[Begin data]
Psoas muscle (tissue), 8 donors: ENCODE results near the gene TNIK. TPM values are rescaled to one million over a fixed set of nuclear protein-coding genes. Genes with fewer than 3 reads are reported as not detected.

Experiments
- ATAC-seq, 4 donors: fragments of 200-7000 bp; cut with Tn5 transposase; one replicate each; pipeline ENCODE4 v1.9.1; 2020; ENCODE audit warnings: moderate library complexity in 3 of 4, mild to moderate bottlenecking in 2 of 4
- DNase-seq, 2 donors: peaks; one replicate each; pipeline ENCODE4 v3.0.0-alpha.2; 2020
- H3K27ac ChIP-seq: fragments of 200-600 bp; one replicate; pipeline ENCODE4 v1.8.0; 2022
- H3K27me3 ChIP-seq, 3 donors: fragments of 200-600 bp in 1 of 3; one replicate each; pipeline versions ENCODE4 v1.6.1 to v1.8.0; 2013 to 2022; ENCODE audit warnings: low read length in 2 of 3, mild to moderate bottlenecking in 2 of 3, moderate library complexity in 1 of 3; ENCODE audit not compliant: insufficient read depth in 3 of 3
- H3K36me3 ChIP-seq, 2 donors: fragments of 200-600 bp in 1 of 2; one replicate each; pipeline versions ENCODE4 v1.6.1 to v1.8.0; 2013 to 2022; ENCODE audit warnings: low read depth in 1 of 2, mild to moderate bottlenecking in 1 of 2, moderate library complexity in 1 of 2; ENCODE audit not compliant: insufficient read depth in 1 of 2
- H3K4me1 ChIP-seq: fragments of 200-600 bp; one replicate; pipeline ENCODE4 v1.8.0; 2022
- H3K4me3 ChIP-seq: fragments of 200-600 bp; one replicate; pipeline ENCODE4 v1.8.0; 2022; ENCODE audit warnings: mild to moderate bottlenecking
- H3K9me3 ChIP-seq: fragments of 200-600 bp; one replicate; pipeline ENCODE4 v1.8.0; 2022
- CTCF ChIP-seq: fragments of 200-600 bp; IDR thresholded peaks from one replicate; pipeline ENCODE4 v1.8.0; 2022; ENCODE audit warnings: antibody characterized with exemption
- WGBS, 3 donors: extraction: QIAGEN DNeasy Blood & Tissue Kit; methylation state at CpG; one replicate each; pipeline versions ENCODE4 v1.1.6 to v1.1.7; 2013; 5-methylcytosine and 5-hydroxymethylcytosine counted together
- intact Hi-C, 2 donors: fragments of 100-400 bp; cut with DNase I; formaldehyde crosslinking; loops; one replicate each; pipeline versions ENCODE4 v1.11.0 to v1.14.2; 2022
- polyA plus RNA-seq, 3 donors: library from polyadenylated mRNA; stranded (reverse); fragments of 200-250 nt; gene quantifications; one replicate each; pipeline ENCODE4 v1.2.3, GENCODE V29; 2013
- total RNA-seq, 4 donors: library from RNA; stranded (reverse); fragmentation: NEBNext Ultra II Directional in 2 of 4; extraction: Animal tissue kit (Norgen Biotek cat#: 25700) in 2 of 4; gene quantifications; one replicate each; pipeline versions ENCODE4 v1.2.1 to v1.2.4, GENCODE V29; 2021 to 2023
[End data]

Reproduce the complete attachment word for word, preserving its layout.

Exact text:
Psoas muscle (tissue), 8 donors: ENCODE results near the gene TNIK. TPM values are rescaled to one million over a fixed set of nuclear protein-coding genes. Genes with fewer than 3 reads are reported as not detected.

Experiments
- ATAC-seq, 4 donors: fragments of 200-7000 bp; cut with Tn5 transposase; one replicate each; pipeline ENCODE4 v1.9.1; 2020; ENCODE audit warnings: moderate library complexity in 3 of 4, mild to moderate bottlenecking in 2 of 4
- DNase-seq, 2 donors: peaks; one replicate each; pipeline ENCODE4 v3.0.0-alpha.2; 2020
- H3K27ac ChIP-seq: fragments of 200-600 bp; one replicate; pipeline ENCODE4 v1.8.0; 2022
- H3K27me3 ChIP-seq, 3 donors: fragments of 200-600 bp in 1 of 3; one replicate each; pipeline versions ENCODE4 v1.6.1 to v1.8.0; 2013 to 2022; ENCODE audit warnings: low read length in 2 of 3, mild to moderate bottlenecking in 2 of 3, moderate library complexity in 1 of 3; ENCODE audit not compliant: insufficient read depth in 3 of 3
- H3K36me3 ChIP-seq, 2 donors: fragments of 200-600 bp in 1 of 2; one replicate each; pipeline versions ENCODE4 v1.6.1 to v1.8.0; 2013 to 2022; ENCODE audit warnings: low read depth in 1 of 2, mild to moderate bottlenecking in 1 of 2, moderate library complexity in 1 of 2; ENCODE audit not compliant: insufficient read depth in 1 of 2
- H3K4me1 ChIP-seq: fragments of 200-600 bp; one replicate; pipeline ENCODE4 v1.8.0; 2022
- H3K4me3 ChIP-seq: fragments of 200-600 bp; one replicate; pipeline ENCODE4 v1.8.0; 2022; ENCODE audit warnings: mild to moderate bottlenecking
- H3K9me3 ChIP-seq: fragments of 200-600 bp; one replicate; pipeline ENCODE4 v1.8.0; 2022
- CTCF ChIP-seq: fragments of 200-600 bp; IDR thresholded peaks from one replicate; pipeline ENCODE4 v1.8.0; 2022; ENCODE audit warnings: antibody characterized with exemption
- WGBS, 3 donors: extraction: QIAGEN DNeasy Blood & Tissue Kit; methylation state at CpG; one replicate each; pipeline versions ENCODE4 v1.1.6 to v1.1.7; 2013; 5-methylcytosine and 5-hydroxymethylcytosine counted together
- intact Hi-C, 2 donors: fragments of 100-400 bp; cut with DNase I; formaldehyde crosslinking; loops; one replicate each; pipeline versions ENCODE4 v1.11.0 to v1.14.2; 2022
- polyA plus RNA-seq, 3 donors: library from polyadenylated mRNA; stranded (reverse); fragments of 200-250 nt; gene quantifications; one replicate each; pipeline ENCODE4 v1.2.3, GENCODE V29; 2013
- total RNA-seq, 4 donors: library from RNA; stranded (reverse); fragmentation: NEBNext Ultra II Directional in 2 of 4; extraction: Animal tissue kit (Norgen Biotek cat#: 25700) in 2 of 4; gene quantifications; one replicate each; pipeline versions ENCODE4 v1.2.1 to v1.2.4, GENCODE V29; 2021 to 2023